Onboarding Single Point of Contact
(Richard H. Ryder, 2017)
In the first article of this series I discussed how, as the new Lodge Ambassador, I created a team to develop a 5 year lodge strategic plan, which resulted in the vision: Living the Masonic tradition of fraternity, charity, and truth. Our first improvement priority was improving membership. We then refined that desire into tangible goals, one of which was to improve the onboarding process to provide a repeatable experience for new members, from the time they inquire about the Fraternity to the point in time when they become a Master Mason and are starting to find their purpose within the lodge. (Note: the other tangible goal, preparing the Senior Warden for the East, is presented in The Trestle Board series found in The Maven’s Journal)
The ultimate end state is to make the application process, degree process, and integration process seamless and positive for the individual. If the new Master Mason experiences a positive onboarding process he is more apt to take the next step toward becoming a contributing member of the lodge.
Defining an effective, repeatable onboarding process that persists, no matter who sits in the East, does not happen overnight. It takes careful and thoughtful discussion, a clear understanding of what to achieve, and the benefit to both the interested individual and the lodge. Most of all it takes time, both in the planning and the execution. It also requires someone to champion and manage the process; enter the Single Point of Contact.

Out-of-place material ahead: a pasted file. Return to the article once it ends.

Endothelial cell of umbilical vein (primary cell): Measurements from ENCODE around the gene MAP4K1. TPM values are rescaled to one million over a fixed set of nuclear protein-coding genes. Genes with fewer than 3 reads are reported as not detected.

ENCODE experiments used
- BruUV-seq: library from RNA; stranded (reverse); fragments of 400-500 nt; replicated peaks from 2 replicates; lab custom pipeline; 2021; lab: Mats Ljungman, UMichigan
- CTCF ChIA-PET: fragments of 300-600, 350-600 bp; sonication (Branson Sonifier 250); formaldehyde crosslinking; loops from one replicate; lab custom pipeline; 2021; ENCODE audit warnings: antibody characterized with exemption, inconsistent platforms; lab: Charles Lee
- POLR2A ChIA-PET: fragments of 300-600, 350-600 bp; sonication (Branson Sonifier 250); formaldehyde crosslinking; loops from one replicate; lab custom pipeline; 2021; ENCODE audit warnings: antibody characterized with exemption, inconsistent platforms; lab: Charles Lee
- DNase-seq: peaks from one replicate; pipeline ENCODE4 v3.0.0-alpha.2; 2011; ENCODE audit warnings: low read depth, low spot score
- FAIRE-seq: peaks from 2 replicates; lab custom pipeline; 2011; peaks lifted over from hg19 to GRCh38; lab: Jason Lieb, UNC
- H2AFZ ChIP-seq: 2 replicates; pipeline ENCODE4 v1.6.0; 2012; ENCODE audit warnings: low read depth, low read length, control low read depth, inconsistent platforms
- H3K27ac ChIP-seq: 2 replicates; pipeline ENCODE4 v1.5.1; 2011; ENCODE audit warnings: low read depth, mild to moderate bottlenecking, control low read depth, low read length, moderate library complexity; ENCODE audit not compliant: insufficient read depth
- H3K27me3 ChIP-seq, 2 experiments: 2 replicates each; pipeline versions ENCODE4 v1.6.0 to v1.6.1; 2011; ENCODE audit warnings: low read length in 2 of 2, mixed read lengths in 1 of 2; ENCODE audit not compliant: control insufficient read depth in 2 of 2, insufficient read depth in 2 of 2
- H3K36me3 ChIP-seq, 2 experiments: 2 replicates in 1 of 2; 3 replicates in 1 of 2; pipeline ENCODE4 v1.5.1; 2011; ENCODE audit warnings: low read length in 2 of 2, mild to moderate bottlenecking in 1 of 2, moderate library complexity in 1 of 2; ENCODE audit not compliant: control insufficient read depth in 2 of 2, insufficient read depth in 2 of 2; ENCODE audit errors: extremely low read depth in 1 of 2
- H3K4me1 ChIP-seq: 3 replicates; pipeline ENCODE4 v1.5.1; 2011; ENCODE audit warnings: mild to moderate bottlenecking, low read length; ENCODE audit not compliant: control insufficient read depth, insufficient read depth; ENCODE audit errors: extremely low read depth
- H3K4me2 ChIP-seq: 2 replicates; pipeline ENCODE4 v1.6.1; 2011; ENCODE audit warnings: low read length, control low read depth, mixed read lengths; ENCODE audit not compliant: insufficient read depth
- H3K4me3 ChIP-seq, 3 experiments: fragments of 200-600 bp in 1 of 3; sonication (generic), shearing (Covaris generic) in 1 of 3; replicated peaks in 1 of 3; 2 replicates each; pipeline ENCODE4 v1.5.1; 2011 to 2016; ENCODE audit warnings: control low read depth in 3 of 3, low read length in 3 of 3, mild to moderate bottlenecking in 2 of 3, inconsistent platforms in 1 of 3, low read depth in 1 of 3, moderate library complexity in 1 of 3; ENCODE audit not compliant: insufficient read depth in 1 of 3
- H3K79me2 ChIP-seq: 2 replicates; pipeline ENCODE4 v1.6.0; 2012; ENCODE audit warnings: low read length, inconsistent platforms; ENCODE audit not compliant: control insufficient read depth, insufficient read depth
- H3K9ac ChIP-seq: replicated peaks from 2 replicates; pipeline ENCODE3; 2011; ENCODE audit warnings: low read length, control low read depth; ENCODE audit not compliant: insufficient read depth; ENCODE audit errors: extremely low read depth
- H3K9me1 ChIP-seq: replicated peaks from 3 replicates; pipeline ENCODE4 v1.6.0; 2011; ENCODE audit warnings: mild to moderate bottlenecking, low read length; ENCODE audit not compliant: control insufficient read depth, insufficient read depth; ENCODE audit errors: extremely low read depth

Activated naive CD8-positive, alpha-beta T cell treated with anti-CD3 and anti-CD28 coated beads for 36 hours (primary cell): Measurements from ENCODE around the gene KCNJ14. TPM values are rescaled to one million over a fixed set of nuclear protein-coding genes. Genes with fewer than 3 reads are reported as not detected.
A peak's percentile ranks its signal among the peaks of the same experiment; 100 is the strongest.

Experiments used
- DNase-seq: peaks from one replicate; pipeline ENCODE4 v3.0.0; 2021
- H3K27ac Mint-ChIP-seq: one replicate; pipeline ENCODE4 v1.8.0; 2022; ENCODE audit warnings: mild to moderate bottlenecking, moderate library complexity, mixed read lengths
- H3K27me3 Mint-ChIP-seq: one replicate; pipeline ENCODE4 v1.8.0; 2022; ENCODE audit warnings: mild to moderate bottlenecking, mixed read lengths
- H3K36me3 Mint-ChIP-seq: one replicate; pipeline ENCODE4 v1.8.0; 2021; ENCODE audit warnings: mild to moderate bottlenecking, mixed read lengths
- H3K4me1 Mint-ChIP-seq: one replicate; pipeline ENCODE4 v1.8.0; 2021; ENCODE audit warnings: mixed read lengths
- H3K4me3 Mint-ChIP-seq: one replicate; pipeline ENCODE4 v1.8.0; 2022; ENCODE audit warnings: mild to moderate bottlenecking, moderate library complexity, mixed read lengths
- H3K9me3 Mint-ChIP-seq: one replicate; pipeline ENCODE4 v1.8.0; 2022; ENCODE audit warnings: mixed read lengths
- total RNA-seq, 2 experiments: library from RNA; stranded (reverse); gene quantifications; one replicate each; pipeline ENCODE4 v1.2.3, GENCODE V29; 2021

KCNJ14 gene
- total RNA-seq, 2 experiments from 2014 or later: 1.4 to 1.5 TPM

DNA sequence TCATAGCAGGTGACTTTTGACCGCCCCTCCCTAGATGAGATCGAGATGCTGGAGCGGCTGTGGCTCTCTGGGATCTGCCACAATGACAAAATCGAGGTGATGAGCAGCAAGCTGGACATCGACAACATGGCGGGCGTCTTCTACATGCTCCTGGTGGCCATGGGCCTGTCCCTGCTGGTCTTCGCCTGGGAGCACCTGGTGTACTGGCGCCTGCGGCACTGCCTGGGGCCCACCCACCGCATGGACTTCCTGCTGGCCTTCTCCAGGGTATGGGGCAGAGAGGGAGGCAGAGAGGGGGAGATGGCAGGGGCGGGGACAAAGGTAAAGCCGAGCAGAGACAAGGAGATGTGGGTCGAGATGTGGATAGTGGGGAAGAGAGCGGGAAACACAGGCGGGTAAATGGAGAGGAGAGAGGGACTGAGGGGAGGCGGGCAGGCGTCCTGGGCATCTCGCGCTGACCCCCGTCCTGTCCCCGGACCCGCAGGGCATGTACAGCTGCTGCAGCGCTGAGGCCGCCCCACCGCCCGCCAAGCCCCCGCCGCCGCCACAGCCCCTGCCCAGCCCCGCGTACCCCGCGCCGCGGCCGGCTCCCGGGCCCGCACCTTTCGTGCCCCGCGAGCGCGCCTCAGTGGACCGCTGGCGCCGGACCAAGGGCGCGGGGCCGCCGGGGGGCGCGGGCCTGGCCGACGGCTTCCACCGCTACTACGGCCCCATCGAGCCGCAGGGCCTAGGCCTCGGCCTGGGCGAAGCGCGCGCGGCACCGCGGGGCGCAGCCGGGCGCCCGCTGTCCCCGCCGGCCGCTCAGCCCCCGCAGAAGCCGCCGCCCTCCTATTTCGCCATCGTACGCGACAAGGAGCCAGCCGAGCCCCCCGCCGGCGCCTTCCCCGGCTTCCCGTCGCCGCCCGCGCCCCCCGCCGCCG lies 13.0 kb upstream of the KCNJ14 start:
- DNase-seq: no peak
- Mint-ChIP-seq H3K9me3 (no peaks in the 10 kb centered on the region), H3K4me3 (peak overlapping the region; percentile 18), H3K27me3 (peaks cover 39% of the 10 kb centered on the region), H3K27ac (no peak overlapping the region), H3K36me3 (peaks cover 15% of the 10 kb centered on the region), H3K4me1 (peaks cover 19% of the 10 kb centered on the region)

Single Point of Contact
The first success factor is the concept of a single point of contact (SPOC) for both the lodge and the interested individual. This way there is one person who has a holistic view of the process and experience, and is accountable for success. It makes sense that the Lodge Ambassador fills this role.
Here are three reasons why a SPOC is so important:
- There is one person accountable for the entire process; from the time an individual expresses an interest in Freemasonry, through the application and degree processes, and up to the point where the new candidate becomes a contributing member of the lodge. It provides critical consistency, promotes repeatability, and takes the guess work out of who is holding the onboarding baton at any given time. The SPOC does not replace the sponsor and or mentor. However, the SPOC does ensure the sponsor and or mentor fulfills their responsibilities, and that the process seamlessly moves forward (and yes, we have a Sponsor process as well).
- The Master feels confident that someone owns the onboarding process. The Master now serves in a supporting role, deciding who, in addition to the SPOC, will attend the pre-application and application meetings. If he needs a status of progress with the applicant and or candidate, the Master makes just one inquiry. If he needs to provide input into the process, he speaks with just one person. Of course the Master is ultimately responsible for what happens within a lodge, but when a well-defined onboarding process exists, with well-defined roles and responsibilities, the Master can focus on other important areas knowing that the SPOC is responsible for onboarding new members.
- During implementation, areas of improvement will manifest themselves. When they do the SPOC is responsible for defining and implementing the improvement, seeking input when necessary. Having an experienced and holistic view of the process the SPOC leads the effort to determine how best to incorporate change and how best to implement change. Here is where Kaizen (small, incremental improvements) really pays off.
Click HERE to view SPOC roles and responsibilities.